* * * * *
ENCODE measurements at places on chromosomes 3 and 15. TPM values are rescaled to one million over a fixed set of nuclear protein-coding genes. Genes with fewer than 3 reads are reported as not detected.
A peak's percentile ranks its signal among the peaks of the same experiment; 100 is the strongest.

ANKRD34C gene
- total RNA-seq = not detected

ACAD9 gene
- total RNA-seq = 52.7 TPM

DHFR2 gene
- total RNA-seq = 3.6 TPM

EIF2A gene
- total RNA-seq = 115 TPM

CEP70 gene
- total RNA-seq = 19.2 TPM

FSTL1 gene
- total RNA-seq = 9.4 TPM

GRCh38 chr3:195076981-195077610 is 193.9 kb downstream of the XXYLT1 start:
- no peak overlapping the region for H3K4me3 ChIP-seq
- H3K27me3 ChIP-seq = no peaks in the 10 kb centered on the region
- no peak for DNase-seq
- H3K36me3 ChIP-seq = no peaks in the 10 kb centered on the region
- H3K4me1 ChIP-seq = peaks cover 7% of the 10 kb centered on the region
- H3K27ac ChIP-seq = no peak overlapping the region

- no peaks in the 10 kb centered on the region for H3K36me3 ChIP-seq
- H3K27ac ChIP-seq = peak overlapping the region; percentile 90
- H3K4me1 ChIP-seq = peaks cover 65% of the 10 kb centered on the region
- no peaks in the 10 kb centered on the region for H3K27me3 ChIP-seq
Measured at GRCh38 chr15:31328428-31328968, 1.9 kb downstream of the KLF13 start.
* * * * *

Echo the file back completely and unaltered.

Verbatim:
ENCODE measurements at places on chromosomes 3 and 15. TPM values are rescaled to one million over a fixed set of nuclear protein-coding genes. Genes with fewer than 3 reads are reported as not detected.
A peak's percentile ranks its signal among the peaks of the same experiment; 100 is the strongest.

ANKRD34C gene
- total RNA-seq = not detected

ACAD9 gene
- total RNA-seq = 52.7 TPM

DHFR2 gene
- total RNA-seq = 3.6 TPM

EIF2A gene
- total RNA-seq = 115 TPM

CEP70 gene
- total RNA-seq = 19.2 TPM

FSTL1 gene
- total RNA-seq = 9.4 TPM

GRCh38 chr3:195076981-195077610 is 193.9 kb downstream of the XXYLT1 start:
- no peak overlapping the region for H3K4me3 ChIP-seq
- H3K27me3 ChIP-seq = no peaks in the 10 kb centered on the region
- no peak for DNase-seq
- H3K36me3 ChIP-seq = no peaks in the 10 kb centered on the region
- H3K4me1 ChIP-seq = peaks cover 7% of the 10 kb centered on the region
- H3K27ac ChIP-seq = no peak overlapping the region

- no peaks in the 10 kb centered on the region for H3K36me3 ChIP-seq
- H3K27ac ChIP-seq = peak overlapping the region; percentile 90
- H3K4me1 ChIP-seq = peaks cover 65% of the 10 kb centered on the region
- no peaks in the 10 kb centered on the region for H3K27me3 ChIP-seq
Measured at GRCh38 chr15:31328428-31328968, 1.9 kb downstream of the KLF13 start.